I hate deadlines.
I dislike it even more when I miss them repeatedly. The internal frustration at my lack of self-discipline is probably the only thing that feels worse, especially when I know that it lessens the trust that others can place in me. Right now, I have missed several and know that tomorrow, when I head in to work, I’ll be playing catch-up.
Oddly, this happens most with my writing.
I can’t remember ever submitting an article on time. I have thrown a few lines together for a script (sub-standard, no less) and felt awful after. Years on, I haven’t learnt my lesson. I know I need to start earlier, and for the record, I try!
I start my introduction, I do my research, and somehow, after letting the ideas percolate for a while, I begin writing. Only to realize that I need more time for the words to string themselves together in a way that feels… satisfactory. By the time I’m done, I’ve already missed the extended deadline.
I came back from my trip with a determination that I would be on-time in my submissions. What a joke. I immediately missed two, forgot another two appointments today and found myself in a confused and bewildered state, scrambling to keep the balls up in the air.
The thing is… I actually can’t live without deadlines. If I didn’t have them, I find myself imposing a time frame of some sort to work within. It’s as if (oh god, can it be true?) I need these deadlines to get inspired.
‘A deadline is, simply put, optimism in its most kick-ass form. It’s a potent force that, when wielded with respect, will level any obstacle in its path. This is especially true when it comes to creative pursuits.’
– Chris Baty
God. Throw me a lifeline. Please.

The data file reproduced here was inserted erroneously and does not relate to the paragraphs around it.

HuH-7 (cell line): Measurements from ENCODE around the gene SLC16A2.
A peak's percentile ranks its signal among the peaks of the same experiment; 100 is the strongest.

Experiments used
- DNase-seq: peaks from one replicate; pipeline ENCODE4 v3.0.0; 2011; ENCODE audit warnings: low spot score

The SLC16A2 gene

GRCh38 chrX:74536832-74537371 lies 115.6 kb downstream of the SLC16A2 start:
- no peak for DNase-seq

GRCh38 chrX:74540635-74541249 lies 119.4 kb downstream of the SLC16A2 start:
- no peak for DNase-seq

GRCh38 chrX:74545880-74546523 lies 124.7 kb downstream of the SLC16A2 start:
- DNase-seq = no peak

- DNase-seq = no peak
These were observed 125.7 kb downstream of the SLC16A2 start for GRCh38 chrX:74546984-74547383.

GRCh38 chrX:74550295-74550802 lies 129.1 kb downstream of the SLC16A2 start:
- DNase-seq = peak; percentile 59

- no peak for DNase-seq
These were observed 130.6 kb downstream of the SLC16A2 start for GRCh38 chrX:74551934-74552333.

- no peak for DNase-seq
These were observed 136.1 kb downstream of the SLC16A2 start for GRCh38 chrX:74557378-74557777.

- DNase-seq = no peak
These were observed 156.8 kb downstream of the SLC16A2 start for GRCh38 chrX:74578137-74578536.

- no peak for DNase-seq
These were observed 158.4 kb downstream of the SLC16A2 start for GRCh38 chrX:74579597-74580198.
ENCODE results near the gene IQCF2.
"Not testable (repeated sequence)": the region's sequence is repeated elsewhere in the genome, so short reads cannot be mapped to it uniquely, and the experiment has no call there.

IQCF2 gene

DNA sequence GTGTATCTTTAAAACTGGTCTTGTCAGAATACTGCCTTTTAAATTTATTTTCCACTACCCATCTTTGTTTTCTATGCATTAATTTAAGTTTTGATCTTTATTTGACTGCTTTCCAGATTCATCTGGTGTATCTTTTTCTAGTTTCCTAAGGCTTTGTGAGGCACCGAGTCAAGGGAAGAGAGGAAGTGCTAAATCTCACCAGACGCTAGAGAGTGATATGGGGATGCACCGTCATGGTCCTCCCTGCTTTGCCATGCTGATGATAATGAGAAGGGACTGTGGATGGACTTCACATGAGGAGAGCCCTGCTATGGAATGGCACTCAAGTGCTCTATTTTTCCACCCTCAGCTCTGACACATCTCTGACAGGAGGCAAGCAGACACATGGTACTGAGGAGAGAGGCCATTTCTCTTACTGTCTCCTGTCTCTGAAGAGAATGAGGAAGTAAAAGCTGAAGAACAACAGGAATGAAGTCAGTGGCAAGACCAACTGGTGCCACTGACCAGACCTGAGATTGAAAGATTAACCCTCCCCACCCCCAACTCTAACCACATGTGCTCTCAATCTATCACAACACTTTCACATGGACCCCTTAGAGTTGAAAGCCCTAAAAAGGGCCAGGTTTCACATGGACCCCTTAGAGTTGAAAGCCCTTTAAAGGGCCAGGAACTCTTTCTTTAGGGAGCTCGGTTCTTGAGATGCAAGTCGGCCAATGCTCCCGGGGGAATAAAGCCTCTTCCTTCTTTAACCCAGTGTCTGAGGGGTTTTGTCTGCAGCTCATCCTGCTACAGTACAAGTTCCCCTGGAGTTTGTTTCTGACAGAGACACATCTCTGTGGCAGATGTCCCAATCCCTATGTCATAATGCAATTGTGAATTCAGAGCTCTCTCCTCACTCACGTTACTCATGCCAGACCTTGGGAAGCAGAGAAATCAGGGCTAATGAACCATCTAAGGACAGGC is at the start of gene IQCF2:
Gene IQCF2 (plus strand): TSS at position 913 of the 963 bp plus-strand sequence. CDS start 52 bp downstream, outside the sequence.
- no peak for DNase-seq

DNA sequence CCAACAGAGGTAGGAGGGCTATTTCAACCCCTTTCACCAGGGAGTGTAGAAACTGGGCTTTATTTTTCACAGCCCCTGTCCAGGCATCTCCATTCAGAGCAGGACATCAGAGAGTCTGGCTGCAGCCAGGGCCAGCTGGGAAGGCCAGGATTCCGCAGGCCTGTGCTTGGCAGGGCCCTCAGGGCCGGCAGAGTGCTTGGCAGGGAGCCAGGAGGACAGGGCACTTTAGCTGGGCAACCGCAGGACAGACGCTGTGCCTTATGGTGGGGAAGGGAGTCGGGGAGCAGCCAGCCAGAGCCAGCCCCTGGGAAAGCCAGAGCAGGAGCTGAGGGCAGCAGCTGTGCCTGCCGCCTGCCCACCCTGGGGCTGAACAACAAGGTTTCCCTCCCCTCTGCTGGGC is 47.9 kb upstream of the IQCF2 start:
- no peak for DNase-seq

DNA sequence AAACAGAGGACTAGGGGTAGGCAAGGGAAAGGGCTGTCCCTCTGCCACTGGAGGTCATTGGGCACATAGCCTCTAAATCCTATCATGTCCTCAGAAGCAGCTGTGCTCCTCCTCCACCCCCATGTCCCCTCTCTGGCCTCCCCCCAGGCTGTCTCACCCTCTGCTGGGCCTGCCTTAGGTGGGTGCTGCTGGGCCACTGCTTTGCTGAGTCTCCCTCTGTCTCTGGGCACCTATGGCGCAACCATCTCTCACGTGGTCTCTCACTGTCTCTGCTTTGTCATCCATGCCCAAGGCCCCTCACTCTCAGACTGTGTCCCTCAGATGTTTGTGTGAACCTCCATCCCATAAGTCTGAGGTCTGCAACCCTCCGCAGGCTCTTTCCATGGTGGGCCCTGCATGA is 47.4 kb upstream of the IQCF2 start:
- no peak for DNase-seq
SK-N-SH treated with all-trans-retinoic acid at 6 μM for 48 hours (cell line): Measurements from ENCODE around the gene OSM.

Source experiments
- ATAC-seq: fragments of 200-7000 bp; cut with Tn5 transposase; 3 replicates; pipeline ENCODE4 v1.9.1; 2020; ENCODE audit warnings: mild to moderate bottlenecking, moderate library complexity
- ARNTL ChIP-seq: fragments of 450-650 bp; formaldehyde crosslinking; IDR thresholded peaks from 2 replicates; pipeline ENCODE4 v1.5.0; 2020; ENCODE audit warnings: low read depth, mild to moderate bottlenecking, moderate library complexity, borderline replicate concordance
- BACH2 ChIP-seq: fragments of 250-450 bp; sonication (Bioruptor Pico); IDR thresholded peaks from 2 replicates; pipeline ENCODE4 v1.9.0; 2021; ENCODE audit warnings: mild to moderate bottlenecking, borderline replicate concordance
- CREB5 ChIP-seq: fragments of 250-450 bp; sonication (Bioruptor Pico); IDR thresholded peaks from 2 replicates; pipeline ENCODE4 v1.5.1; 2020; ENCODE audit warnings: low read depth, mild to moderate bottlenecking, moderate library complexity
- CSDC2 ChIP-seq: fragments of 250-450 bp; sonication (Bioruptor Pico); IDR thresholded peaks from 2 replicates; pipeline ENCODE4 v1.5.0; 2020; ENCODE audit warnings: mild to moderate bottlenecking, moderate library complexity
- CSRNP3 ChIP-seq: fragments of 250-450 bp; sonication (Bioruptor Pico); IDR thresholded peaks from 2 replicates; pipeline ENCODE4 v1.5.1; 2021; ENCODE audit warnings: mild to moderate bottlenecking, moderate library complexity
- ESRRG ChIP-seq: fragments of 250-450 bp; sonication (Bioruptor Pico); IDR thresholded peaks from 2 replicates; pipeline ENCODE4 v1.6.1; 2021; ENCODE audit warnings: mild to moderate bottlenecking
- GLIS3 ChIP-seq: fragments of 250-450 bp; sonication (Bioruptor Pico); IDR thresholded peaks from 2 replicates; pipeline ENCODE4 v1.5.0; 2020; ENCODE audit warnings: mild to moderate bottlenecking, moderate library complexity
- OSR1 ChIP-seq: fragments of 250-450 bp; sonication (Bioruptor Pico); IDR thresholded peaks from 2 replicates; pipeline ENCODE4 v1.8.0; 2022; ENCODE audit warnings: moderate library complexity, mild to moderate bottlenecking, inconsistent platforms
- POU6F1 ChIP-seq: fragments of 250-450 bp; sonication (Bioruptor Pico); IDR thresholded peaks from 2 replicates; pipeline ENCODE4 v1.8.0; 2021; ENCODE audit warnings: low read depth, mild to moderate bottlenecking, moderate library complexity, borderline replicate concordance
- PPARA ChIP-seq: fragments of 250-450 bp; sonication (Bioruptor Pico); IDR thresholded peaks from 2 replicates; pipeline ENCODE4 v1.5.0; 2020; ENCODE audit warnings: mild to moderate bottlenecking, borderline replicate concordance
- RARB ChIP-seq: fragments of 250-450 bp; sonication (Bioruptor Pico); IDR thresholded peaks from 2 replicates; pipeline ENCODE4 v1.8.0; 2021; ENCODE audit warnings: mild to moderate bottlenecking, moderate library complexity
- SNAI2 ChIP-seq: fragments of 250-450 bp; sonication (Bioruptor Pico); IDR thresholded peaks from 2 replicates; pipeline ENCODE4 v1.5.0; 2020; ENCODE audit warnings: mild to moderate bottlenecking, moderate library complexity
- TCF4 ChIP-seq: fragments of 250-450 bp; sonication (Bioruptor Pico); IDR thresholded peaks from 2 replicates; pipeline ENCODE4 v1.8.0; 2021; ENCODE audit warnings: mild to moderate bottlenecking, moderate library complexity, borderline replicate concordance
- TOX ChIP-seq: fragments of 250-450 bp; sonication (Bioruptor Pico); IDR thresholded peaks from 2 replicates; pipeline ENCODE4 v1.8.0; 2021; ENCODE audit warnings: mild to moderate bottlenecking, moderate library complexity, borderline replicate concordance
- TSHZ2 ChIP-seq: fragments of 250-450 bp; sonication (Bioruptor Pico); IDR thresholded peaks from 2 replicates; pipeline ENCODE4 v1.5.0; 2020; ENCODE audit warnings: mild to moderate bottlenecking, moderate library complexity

It began as a real line, drawn in the dirt or marked by a fence or rail, restricting prisoners in Civil War camps. They were warned, “If you cross this line, you’re dead.” To make dead sure this important boundary was not overlooked, guards and prisoners soon were calling it by its own bluntly descriptive name, the dead line.
An 1864 congressional report explains the usage in one camp: “A railing around the inside of the stockade, and about twenty feet from it, constitutes the ‘dead line,’ beyond which the prisoners are not allowed to pass.” Nothing could be more emphatic than dead line to designate a limit, so it was happily applied to other situations with strict boundaries.
For example, the storyteller O. Henry wrote in 1909 about crossing “the dead line of good behavior.” But it was the newspaper business that made deadline more than just a historical curiosity. To have the latest news and still get a newspaper printed and distributed on time requires strict time limits for those who write it.
Yet many are the excuses for writers to go beyond their allotted time: writers’ block, writers’ perfectionism, or just plain procrastination.
Our urgent twentieth century has made such deadlines essential not just for reporters and other writers but in every kind of activity; there are deadlines for finishing a job or assignment, for entering a contest, for ransoming hostages, or for buying a product at the special sale price.
(see original article here)
I guess I can be grateful that I won’t be fatally shot any time soon.